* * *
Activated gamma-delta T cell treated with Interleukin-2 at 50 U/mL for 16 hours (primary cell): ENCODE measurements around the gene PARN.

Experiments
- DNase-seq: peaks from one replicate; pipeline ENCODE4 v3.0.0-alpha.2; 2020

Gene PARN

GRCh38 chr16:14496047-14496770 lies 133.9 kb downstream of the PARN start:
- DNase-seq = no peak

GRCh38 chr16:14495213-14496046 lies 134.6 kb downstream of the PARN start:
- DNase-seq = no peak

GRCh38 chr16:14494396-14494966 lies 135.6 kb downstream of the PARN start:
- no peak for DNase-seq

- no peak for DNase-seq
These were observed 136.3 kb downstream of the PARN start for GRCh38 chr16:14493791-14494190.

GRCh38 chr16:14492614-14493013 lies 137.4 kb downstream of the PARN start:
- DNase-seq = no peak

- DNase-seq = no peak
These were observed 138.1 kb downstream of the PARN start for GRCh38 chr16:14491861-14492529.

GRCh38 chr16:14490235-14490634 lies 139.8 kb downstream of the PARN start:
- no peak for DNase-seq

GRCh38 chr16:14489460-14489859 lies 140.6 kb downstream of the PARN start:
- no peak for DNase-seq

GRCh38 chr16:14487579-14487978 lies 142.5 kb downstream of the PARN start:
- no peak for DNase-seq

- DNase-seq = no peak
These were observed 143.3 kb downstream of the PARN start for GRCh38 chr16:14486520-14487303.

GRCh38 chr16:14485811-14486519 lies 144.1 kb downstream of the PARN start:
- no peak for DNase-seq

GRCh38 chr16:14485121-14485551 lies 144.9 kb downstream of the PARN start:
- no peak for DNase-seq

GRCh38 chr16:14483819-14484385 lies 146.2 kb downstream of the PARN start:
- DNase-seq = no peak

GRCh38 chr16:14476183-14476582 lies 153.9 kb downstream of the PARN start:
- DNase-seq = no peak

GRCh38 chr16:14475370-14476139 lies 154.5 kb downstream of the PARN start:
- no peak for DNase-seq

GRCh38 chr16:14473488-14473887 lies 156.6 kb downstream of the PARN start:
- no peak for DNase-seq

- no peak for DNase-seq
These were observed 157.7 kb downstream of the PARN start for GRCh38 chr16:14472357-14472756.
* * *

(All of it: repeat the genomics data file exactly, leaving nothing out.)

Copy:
Activated gamma-delta T cell treated with Interleukin-2 at 50 U/mL for 16 hours (primary cell): ENCODE measurements around the gene PARN.

Experiments
- DNase-seq: peaks from one replicate; pipeline ENCODE4 v3.0.0-alpha.2; 2020

Gene PARN

GRCh38 chr16:14496047-14496770 lies 133.9 kb downstream of the PARN start:
- DNase-seq = no peak

GRCh38 chr16:14495213-14496046 lies 134.6 kb downstream of the PARN start:
- DNase-seq = no peak

GRCh38 chr16:14494396-14494966 lies 135.6 kb downstream of the PARN start:
- no peak for DNase-seq

- no peak for DNase-seq
These were observed 136.3 kb downstream of the PARN start for GRCh38 chr16:14493791-14494190.

GRCh38 chr16:14492614-14493013 lies 137.4 kb downstream of the PARN start:
- DNase-seq = no peak

- DNase-seq = no peak
These were observed 138.1 kb downstream of the PARN start for GRCh38 chr16:14491861-14492529.

GRCh38 chr16:14490235-14490634 lies 139.8 kb downstream of the PARN start:
- no peak for DNase-seq

GRCh38 chr16:14489460-14489859 lies 140.6 kb downstream of the PARN start:
- no peak for DNase-seq

GRCh38 chr16:14487579-14487978 lies 142.5 kb downstream of the PARN start:
- no peak for DNase-seq

- DNase-seq = no peak
These were observed 143.3 kb downstream of the PARN start for GRCh38 chr16:14486520-14487303.

GRCh38 chr16:14485811-14486519 lies 144.1 kb downstream of the PARN start:
- no peak for DNase-seq

GRCh38 chr16:14485121-14485551 lies 144.9 kb downstream of the PARN start:
- no peak for DNase-seq

GRCh38 chr16:14483819-14484385 lies 146.2 kb downstream of the PARN start:
- DNase-seq = no peak

GRCh38 chr16:14476183-14476582 lies 153.9 kb downstream of the PARN start:
- DNase-seq = no peak

GRCh38 chr16:14475370-14476139 lies 154.5 kb downstream of the PARN start:
- no peak for DNase-seq

GRCh38 chr16:14473488-14473887 lies 156.6 kb downstream of the PARN start:
- no peak for DNase-seq

- no peak for DNase-seq
These were observed 157.7 kb downstream of the PARN start for GRCh38 chr16:14472357-14472756.